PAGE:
This post is part of the A to Z Challenge, in which each day of April a post is made inspired by a letter of the alphabet. Each post will be related to the research done on upcoming trends for the near-future techothriller series Shadow Decade.
“Drone” is the colloquial term used by the general public for UAVs, or Unmanned Aerial Vehicles, much to the dismay of professionals in the field of aviation. While there are many ‘toy’ civilian models employed, today we’re going to talk about their use and potential application in war, law enforcement, and espionage.
In 2012 the FAA Reauthorization act was heavily pushed by defense companies to expand the use of drones, making it easier for government agencies and commercial entities to use them in the US airspace.
For the most part they’ve been employed for border surveillance, but also in disaster relief efforts.
The most advanced UAVs are equipped with infrared, radar, heat sensors, and cameras capable of scanning entire cities or reading a license plate from ten miles away. Others can intercept texts and phone calls, and are used to monitor protests.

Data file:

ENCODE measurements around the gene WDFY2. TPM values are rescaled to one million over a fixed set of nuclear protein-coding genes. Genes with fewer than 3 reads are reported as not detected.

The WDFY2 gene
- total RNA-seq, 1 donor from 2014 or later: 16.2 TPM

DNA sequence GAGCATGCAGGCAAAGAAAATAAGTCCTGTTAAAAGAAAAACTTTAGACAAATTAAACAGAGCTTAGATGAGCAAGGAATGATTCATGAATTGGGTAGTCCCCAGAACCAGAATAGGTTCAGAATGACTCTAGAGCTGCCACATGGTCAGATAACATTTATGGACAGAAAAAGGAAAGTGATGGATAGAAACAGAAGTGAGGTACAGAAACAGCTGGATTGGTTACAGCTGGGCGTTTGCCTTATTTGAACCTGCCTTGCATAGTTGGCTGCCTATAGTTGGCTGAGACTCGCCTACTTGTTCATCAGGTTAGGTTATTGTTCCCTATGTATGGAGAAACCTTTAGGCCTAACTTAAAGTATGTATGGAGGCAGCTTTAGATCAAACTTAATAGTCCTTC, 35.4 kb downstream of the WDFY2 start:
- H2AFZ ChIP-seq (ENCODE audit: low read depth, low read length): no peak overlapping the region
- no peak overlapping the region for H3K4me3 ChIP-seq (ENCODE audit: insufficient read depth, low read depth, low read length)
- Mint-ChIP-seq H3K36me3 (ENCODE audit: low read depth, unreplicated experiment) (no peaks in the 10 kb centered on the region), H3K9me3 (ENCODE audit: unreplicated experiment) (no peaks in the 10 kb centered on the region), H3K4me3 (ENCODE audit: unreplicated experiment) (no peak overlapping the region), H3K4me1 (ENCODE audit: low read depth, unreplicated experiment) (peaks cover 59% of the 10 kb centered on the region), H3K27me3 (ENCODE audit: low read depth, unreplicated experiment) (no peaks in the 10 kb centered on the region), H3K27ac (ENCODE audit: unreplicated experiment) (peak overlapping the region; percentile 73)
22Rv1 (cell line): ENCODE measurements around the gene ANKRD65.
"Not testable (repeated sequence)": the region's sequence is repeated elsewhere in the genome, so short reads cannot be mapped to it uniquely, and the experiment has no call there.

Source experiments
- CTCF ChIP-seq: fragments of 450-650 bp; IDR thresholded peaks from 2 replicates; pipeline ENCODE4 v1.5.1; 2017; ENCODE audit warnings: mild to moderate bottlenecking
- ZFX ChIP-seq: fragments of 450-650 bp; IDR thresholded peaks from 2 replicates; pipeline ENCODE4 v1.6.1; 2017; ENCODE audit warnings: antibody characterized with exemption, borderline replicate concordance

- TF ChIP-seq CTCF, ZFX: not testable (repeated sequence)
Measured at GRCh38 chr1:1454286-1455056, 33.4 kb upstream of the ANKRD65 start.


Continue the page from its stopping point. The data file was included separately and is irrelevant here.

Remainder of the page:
By 2020 the number of drones in US airspace will have increased to over 30,000. Privacy advocates have increasingly expressed concern over their use.
Beyond military and law enforcement uses, drones have been employed to monitor crops and utility lines, and see increasing use in aerial filmmaking.
Given the security and ethical concerns that drones represent, the FAA has been scrambling to come up with regulations to cover the use and misuse of UAVs.
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